"We shall o'erturn it topsy-turvy down.
Yet all is well, yet all our joints are whole."
Today's offering is my quixotic conflation of two recipes from The Enchanted Broccoli Forest: Savory Vegetable Cheesecake and Vegetable Upside-Down Cake. Both of these casseroles are pretty ambitious in their own right, requiring several steps and reasonably long prep/cooking times; they also call for a lot of eggs and dairy. (In their original incarnations, these recipes call for 6 cups of various cheeses - ricotta, mozzarella, cheddar, and Parmesan - a pint of milk/yogurt, 5 eggs, and nearly a stick of butter. Yes, you read that correctly.) My primary challenges in combining these two dishes were 1. getting a sufficiently firm, sliceable texture for the cheesecake layer, and 2. gauging how long the assembled casserole would need to bake to ensure success when it's inverted on a platter: the crucial juncture necessary to the "upside down" part of the title.
I had made the Vegetable Upside Down Cake in the past with success, and wasn't worried about replacing the one egg called for in Mollie Katzen's recipe for the topping. It was my own hubris in deciding to make the dish in layers - first the cheescake, then the vegetables, and finally the biscuit layer destined to become the bottom of the finished product - that had me spooked. In the end, I opted to forge ahead and figure it out when the time came; if the casserole came out of the oven looking like it wouldn't survive the flipping over step, we'd just slice it with the biscuit layer on top. No harm; no foul.
Now, while I was theoretically resigned to this idea, I'll admit that it would have been disappointing because I really wanted this to work, dammit! So I took my time, devoting an evening to the process, and making sure to allow for longer baking and setting-up times as necessary. And in the end - O, frabjous day! - my faith and patience were rewarded because it TOTALLY WORKED. Not only did it work, it turned out easily, sliced beautifully, and was delicious and spectacular enough to qualify for center stage at a dinner party or holiday meal (it is definitely showing up on this year's Thanksgiving table).
So there you have it. Be bold! Be confident! Be fearless! Be vegan!
~ 14 oz. firm tofu, drained and crumbled
~ 12 oz. firm silken tofu
~ 2 cups vegan mozzarella
~ ½ cup vegan parmesan
~ ½ cup nutritional yeast
~ 2 tbsp. cornstarch
~ 1 tsp. each: tarragon, oregano, onion powder, salt (if you like/have it, use black salt for "egginess")
~ 1/2 tsp. white pepper
~ Dash nutmeg
~ 1/2 cup plain, unsweetened soy milk
~ Juice of one lemon
~ Preheat the oven to 375 degrees Fahrenheit and coat a 9 x 13” casserole generously with cooking spray.
~ Combine all ingredients in a food processor and blend until smooth.
~ Spread the mixture evenly into your very well-greased baking dish and bake, uncovered, for 20 minutes while you make...
~ 2 tbsp. olive oil
~ 1 onion, chopped
~ 3 cloves garlic, minced
~ 2 large carrots, grated
~ 1 red bell pepper, diced small
~ 2 large zucchini, sliced thinly into quarter moons
~ 4 large scallions, sliced
~ 1 tsp. each: salt, basil, marjoram, thyme
~ A few generous grinds of black pepper
~ ¼ cup flour
~ In a large, deep skillet, sauté the onion in the oil over medium-high heat for about 5 minutes.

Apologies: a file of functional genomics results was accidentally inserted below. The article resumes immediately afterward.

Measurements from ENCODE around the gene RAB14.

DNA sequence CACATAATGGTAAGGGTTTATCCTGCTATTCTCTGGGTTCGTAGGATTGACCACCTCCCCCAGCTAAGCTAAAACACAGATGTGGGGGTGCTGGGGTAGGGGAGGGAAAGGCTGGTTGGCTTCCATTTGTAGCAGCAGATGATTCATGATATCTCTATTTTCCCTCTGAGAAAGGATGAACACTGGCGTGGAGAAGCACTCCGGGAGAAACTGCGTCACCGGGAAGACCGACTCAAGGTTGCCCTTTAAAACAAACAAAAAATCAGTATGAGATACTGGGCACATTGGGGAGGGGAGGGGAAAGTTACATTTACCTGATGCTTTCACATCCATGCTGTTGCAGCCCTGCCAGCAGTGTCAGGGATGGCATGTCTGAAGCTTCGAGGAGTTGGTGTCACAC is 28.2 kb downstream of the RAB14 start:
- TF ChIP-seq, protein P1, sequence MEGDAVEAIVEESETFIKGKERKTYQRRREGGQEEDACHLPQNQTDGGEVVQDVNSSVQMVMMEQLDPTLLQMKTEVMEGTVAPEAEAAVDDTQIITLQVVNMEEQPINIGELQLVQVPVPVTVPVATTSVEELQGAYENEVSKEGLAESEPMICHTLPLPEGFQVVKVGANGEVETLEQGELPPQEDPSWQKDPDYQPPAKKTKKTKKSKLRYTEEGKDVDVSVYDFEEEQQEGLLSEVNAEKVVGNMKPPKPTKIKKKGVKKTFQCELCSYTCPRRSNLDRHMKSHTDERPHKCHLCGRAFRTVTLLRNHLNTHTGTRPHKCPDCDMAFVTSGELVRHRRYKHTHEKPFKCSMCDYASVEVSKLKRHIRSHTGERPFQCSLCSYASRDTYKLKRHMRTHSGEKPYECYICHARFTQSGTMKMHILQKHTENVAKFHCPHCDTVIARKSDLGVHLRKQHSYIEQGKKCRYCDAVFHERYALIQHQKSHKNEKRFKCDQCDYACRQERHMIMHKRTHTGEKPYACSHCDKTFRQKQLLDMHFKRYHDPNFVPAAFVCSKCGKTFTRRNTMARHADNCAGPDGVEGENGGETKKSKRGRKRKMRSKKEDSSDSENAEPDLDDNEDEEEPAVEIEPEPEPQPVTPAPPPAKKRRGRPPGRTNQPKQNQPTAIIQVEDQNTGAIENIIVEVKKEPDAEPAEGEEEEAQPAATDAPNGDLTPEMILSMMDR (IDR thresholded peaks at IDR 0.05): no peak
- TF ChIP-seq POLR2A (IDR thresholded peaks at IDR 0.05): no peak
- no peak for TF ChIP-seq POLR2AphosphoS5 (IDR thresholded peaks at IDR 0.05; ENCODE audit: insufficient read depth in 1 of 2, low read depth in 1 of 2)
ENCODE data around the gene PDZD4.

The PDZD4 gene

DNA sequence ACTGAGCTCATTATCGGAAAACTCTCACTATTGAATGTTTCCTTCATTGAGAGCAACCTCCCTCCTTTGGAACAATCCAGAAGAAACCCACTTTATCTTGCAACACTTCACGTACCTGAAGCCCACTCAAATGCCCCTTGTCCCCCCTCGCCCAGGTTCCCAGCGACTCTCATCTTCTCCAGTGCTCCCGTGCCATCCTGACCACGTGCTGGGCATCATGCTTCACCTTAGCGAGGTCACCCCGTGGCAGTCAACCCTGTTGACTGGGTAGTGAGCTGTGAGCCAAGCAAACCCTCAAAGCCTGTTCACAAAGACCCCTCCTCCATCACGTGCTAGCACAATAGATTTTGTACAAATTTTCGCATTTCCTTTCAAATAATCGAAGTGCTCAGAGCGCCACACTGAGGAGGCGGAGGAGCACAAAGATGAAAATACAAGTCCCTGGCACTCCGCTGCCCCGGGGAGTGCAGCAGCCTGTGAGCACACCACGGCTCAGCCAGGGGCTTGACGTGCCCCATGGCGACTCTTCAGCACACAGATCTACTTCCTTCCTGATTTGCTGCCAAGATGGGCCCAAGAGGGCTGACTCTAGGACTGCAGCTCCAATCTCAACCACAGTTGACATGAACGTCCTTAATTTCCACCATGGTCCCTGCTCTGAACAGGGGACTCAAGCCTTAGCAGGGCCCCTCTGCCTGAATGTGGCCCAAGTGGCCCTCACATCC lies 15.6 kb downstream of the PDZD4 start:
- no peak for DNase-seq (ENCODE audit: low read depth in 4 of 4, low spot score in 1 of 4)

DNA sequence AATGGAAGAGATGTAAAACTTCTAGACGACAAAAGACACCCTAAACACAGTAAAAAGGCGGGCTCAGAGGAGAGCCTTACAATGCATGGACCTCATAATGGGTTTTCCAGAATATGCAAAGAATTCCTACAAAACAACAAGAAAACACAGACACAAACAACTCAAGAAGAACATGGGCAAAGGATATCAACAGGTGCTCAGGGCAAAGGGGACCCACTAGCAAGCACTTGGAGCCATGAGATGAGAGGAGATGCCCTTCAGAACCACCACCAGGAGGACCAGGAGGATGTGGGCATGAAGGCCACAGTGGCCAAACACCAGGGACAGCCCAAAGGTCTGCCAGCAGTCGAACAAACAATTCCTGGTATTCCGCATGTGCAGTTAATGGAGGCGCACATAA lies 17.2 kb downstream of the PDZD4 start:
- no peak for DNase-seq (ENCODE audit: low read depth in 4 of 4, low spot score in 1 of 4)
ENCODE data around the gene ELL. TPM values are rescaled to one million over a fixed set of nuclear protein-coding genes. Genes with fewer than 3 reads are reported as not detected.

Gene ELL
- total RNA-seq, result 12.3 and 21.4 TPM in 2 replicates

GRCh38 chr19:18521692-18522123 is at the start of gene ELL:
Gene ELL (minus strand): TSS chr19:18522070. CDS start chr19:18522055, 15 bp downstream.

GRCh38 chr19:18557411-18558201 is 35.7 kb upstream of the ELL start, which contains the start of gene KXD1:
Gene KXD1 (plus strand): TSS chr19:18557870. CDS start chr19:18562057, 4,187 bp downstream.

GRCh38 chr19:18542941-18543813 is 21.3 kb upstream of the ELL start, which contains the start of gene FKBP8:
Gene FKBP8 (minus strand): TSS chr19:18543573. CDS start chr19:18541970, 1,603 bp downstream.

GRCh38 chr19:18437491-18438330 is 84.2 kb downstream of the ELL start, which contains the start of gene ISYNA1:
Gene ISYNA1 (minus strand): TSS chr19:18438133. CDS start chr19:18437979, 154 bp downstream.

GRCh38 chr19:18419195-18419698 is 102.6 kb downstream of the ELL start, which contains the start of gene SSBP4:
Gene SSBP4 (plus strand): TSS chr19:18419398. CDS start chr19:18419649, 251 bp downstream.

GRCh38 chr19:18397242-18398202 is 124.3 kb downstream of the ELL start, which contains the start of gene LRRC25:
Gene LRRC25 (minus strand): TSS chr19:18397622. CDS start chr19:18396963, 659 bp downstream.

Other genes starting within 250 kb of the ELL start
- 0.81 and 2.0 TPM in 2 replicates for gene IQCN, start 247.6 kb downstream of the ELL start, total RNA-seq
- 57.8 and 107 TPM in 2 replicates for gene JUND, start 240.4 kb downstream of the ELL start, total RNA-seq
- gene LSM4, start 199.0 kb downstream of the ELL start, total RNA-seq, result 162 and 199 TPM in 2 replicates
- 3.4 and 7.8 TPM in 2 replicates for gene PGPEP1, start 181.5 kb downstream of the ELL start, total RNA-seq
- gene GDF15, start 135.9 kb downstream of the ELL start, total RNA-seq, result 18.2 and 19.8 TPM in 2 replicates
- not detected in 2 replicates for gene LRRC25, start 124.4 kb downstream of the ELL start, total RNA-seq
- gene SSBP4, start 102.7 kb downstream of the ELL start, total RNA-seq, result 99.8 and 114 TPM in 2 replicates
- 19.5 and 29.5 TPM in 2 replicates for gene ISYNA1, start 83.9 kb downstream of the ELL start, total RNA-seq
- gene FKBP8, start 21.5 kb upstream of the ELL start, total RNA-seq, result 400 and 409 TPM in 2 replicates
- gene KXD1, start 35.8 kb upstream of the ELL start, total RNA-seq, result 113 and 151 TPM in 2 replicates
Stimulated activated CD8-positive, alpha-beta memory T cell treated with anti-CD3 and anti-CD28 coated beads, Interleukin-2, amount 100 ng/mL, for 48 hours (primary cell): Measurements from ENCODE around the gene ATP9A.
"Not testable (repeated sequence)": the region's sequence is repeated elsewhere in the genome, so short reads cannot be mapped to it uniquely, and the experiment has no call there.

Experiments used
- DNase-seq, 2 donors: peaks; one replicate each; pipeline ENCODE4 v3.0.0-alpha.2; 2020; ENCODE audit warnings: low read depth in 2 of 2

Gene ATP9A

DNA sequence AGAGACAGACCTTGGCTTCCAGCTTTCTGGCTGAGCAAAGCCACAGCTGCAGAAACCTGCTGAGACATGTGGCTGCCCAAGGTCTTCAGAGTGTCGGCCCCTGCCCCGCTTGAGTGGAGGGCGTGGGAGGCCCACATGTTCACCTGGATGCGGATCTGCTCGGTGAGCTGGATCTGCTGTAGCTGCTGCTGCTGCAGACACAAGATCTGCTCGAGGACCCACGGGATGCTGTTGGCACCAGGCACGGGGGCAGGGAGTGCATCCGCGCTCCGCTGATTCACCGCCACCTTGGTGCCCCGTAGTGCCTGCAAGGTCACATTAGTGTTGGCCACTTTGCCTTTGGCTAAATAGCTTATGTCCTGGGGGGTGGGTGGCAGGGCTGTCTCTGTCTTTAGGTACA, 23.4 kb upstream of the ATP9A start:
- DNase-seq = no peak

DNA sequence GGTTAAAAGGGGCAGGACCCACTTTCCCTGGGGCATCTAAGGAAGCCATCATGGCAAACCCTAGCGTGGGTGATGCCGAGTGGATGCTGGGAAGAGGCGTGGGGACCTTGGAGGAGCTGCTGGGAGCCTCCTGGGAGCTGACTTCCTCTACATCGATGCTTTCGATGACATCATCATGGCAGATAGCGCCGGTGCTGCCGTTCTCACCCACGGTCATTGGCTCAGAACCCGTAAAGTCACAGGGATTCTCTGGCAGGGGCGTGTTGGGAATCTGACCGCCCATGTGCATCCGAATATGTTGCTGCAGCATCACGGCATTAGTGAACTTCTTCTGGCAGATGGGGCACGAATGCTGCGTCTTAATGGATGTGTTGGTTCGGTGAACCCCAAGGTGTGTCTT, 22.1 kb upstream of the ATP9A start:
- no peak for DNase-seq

~ Add the garlic, carrots, and bell pepper and continue cooking 5 minutes more.
~ Add the zucchini, scallions, and spices; cook another 10-12 minutes, until the vegetables are soft.
~ Mix in the flour, stir to coat, and cook another minute or so before removing from heat.
~ 1.5 cups all purpose flour
~ 1 tbsp. each: baking powder, sugar
~ 1 tsp. each: salt, dill
~ ½ tsp. each: baking soda, smoked paprika
~ 1 1/4 cup plain, unsweetened soy milk, mixed with 1 tbsp. apple cider vinegar
~ 2 tbsp. olive oil
~ In a mixing bowl, sift the dry ingredients together.
~ In a separate bowl, combine the soy milk/vinegar mixture with the oil and mix together.
~ Make a well in the center of the dry ingredients and add the wet ingredients. Mix until just combined, being sure to scrape the bottom and sides of the bowl.
~ Remove the casserole from the oven and distribute the cooked vegetables atop the cheesecake layer.
~ Carefully top with the batter. This might be a bit fiddly, so be patient; I found it best to do this with my hands and pat the batter evenly into place.
~ Return to the oven and bake another 30-35 minutes, until the topping is browned and a toothpick inserted in the center comes out clean.
~ Remove the casserole from the oven and allow to rest for 15-20 minutes.
~ Now comes the fun/scary/exciting part! Find a platter that is just slightly larger than your casserole, and place it face-down over the top. Grasping the edges of casserole and platter with both hands, swiftly and confidently flip the whole business over and set down on a flat surface. Speed is of the essence here during the "upside down" part of this casserole, because as Mollie Katzen's original recipe tells us, it will smell your fear.
~ Once you've inverted your cheesecake, allow the upside down casserole to rest for another 5 minutes so the cheesy layer can pull completely away from then baking dish. If you've used a clear glass dish (highly recommended) you can watch this process as it happens: SCIENCE!!!
~ Carefully remove the casserole from the finished cheesecake and take a few moments - and pictures! - to bask in the glory of your accomplishment before slicing and serving to your admiring family and/or friends.